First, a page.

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For ordinary least square linear regression, we have sum of residuals as zero, what about the sum of residuals for linear regression calculated using absolute loss?

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    $\begingroup$ E.g., the sum of the deviations from (aka residuals) the median is generally not zero. $\endgroup$ Jan 24 at 15:38

2 Answers 2

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Provided the model includes an intercept (which is implied), at least half the residuals must be non-negative and at least half must be non-positive.

This is easy to show. Suppose, on the contrary, that there are more positive residuals than non-positive residuals. Then, by increasing the intercept a tiny bit (say $\delta$) we would reduce all the positive residuals by $\delta$ while increasing all the negative residuals by $\delta,$ for a net decrease in the sum of the sizes of the residuals, thereby demonstrating the original fit could not have been the solution. The same argument applies to the case where a plurality of residuals are negative.

However, this balance between the counts of positive and negative residuals does not imply a balance in their sums -- quite the contrary. As an example, let's contemplate the simplest type of this model, where you seek a number $\mu$ that best approximates a collection of numerical data in a least absolute loss sense. The preceding argument shows this number $\mu$ must be a median of those data values. Consider, say, the dataset $(0, 1, 100).$ Its unique median is $1,$ giving residuals of $(-1,0,99).$ More than half are non-positive and more than half are non-negative. Yet, the sum of the residuals is $-1+0+99=98,$ far from zero.

This gives an accurate intuition for what's going on: minimizing absolute loss does not penalize a residual in proportion to its size; it only penalizes residuals according to whether they are positive or negative (with no penalty for zero residuals).

For more information and details, see my analysis at https://stats.stackexchange.com/a/114363/919.

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  • $\begingroup$ In other words: The mean minimizes the least squares loss, and the mean is the point where the residuals sum to zero. The median minimizes the absolute loss, and the mean is the point where you have equal amount of positive and negative residuals. $\endgroup$ Jan 24 at 19:38
  • $\begingroup$ @Sextus (Understanding your last reference to "mean" was intended to be "median"): loosely, yes. To be exactly correct we must bear in mind (a) the median might not be unique and (b) the numbers of positive and negative residuals need not be equal when some residuals are zero. I have taken some care in my language here to be clear about that. $\endgroup$
    – whuber
    Jan 24 at 19:50
  • $\begingroup$ On the one hand, we are minimizing the sum of absolute values of the residuals. (Are we not?) On the other hand, minimizing absolute loss does not penalize a residual in proportion to its size; it only penalizes residuals according to whether they are positive or negative (with no penalty for zero residuals). How do we reconcile these seemingly contradictory points? I suppose I should read your linked answer first, though. Perhaps I will have to delete this comment then. $\endgroup$ Jan 24 at 21:05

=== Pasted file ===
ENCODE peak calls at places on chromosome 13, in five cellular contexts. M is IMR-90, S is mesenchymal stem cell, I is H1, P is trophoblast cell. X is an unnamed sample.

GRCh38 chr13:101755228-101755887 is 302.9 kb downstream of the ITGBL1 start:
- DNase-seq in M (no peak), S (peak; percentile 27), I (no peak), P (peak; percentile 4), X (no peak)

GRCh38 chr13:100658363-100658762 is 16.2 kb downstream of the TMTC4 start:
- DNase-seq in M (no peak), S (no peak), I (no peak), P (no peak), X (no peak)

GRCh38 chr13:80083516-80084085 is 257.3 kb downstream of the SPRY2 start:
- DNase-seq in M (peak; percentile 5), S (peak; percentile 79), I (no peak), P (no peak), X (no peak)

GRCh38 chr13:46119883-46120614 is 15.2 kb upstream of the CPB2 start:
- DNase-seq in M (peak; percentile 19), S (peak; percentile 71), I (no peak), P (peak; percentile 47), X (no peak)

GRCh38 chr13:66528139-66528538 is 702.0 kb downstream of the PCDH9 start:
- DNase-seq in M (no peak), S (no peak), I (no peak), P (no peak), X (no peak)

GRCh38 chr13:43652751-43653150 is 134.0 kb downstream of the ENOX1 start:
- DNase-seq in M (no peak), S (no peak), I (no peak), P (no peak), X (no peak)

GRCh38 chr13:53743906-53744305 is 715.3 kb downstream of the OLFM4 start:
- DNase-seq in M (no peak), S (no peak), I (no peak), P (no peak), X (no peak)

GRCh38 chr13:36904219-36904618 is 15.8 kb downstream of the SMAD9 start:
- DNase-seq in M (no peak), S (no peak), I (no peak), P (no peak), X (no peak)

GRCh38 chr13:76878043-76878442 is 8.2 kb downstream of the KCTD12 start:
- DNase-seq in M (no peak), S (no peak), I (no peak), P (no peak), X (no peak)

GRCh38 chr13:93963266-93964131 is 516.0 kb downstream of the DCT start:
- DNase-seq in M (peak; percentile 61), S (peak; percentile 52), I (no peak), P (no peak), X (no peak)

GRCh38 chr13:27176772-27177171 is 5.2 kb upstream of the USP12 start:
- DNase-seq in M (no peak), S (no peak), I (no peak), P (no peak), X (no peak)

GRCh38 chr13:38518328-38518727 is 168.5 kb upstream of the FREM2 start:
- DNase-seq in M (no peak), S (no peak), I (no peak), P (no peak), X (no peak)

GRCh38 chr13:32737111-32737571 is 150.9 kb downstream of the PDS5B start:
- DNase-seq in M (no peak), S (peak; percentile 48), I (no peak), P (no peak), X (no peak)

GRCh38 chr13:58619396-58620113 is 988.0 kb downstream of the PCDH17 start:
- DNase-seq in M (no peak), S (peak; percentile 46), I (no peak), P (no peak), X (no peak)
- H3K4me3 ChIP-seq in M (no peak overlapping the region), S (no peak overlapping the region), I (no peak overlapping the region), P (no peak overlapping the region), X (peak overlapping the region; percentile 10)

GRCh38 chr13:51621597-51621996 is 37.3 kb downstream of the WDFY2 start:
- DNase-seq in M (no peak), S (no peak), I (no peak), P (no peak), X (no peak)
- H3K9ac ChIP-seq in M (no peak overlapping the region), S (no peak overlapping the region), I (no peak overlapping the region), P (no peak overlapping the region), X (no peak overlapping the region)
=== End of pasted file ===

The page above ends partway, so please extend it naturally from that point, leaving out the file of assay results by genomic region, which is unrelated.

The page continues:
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    $\begingroup$ @Richard You reconcile them by reading my argument at "this is easy to show." The uniting idea is that as we vary the parameters of the fit, we are varying the loss, which is tantamount to differentiating the loss function. When you differentiate a squared loss you obtain a linear relation for the optimum; when you differentiate an absolute loss function you are simply counting positive and negative losses. $\endgroup$
    – whuber
    Jan 24 at 21:32
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Not really an answer, but I would say "not much" - see my above comment. Also invoking the following code a few times suggests we also cannot sign the sum of the residuals.

As you correctly point out, OLS is the technique that exploits orthogonality of residuals and regressors, which, if we have a constant, yields a sum of residuals of zero. As that is not the case for other techniques, there also is (at least to me) no reason to expect any special properties here.

library(quantreg)
set.seed(2022)
n <- 50
X <- sort(runif(n))
beta1 <- 2
y <- X*beta1 + rnorm(n,sd=0.5)
olsreg <- lm(y~X) # OLS linear regression
ladreg <- rq(y~X) # quantile regression
sum(resid(olsreg)) # basically zero
sum(resid(ladreg)) # not close to zero
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    $\begingroup$ @Dave, thanks for the edit, but I am not sure about the seed - my idea was that running the code a couple of times would show the reader that this or that sign may happen with the sum of the LAD residuals $\endgroup$ Jan 24 at 16:14
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    $\begingroup$ ... Nevertheless, absolute regression residuals do enjoy "special properties." They have been exploited since this technique was first applied in the mid-18th century (before the invention of OLS!). $\endgroup$
    – whuber
    Jan 24 at 16:54
  • $\begingroup$ @whuber Do you mean the first bold statement in your answer, or is there more to it? $\endgroup$
    – Dave
    Jan 24 at 17:03
  • $\begingroup$ @Dave The "more to it" is covered (partly) in the link at the end of my answer. The part that was known in 1755 includes the analysis in my answer along with a comparable (but trickier) analysis of the slope in the univariate case. S. Stigler devotes a section to this in his book, The History of Statistics: see "Roger Boscovich and the Figure of the Earth." $\endgroup$
    – whuber
    Jan 24 at 17:08

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